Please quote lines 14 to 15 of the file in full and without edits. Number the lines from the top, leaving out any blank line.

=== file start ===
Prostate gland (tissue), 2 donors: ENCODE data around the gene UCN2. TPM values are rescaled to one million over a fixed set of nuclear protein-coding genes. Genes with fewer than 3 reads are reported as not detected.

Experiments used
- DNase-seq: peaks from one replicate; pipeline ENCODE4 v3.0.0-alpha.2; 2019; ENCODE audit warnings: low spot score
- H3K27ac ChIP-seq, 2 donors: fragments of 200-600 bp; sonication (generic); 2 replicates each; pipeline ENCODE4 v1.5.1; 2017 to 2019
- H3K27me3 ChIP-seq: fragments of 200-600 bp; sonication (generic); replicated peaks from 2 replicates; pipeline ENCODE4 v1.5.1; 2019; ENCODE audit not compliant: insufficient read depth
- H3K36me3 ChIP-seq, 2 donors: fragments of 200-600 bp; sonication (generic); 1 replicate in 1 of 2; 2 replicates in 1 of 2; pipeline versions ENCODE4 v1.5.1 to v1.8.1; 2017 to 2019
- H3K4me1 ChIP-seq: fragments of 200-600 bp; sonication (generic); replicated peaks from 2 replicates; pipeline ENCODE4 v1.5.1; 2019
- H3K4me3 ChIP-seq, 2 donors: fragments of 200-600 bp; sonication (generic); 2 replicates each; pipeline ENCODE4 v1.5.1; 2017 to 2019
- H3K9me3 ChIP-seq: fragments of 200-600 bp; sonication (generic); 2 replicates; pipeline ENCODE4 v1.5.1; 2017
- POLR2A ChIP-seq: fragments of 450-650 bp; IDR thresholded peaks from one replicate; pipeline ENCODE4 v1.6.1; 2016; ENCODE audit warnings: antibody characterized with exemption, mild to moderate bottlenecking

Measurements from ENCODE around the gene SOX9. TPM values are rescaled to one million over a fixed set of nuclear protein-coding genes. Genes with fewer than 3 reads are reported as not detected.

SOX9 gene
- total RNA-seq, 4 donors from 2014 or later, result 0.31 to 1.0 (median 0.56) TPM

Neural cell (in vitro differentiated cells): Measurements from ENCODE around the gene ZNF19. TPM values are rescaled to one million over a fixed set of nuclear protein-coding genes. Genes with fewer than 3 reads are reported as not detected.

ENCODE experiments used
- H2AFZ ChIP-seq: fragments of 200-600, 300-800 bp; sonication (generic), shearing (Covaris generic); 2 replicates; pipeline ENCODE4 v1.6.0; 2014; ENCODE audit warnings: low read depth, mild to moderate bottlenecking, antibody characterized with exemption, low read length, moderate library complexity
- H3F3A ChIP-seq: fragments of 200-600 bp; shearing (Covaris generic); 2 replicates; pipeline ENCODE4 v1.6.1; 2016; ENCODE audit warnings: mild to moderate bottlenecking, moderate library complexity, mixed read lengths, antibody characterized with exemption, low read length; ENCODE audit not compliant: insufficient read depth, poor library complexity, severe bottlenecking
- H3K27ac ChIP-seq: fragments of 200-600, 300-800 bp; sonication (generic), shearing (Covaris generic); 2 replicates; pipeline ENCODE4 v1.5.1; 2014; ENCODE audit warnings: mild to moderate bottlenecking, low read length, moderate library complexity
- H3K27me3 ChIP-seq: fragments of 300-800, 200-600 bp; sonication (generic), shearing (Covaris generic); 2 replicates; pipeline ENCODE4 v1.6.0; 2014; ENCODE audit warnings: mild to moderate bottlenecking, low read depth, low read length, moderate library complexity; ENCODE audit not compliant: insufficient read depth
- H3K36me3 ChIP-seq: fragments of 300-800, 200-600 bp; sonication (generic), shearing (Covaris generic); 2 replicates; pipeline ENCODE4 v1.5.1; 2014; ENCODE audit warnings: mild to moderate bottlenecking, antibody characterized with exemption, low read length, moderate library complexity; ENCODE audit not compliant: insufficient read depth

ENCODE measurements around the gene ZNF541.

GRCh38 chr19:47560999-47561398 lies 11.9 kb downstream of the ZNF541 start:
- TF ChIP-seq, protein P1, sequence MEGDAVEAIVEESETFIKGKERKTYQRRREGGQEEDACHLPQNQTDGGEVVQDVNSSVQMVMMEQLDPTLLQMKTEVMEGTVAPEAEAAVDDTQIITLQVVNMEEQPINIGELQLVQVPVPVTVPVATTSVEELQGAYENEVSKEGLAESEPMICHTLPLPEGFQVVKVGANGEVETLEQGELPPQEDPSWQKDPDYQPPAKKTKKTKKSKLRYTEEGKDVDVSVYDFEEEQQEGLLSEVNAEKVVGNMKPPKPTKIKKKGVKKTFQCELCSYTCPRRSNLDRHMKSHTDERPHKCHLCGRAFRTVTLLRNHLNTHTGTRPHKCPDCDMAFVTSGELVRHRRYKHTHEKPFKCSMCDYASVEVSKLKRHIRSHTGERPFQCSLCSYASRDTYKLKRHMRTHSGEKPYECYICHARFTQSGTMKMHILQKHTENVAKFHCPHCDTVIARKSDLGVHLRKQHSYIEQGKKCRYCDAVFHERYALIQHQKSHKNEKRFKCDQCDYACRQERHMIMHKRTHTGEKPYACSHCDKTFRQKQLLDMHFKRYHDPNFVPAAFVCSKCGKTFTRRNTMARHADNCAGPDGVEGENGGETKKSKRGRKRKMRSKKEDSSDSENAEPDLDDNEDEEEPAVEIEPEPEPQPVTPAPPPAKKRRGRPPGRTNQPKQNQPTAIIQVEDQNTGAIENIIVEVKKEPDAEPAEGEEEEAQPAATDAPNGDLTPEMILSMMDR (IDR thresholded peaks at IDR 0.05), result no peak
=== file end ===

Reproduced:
Neural cell (in vitro differentiated cells): Measurements from ENCODE around the gene ZNF19. TPM values are rescaled to one million over a fixed set of nuclear protein-coding genes. Genes with fewer than 3 reads are reported as not detected.

ENCODE experiments used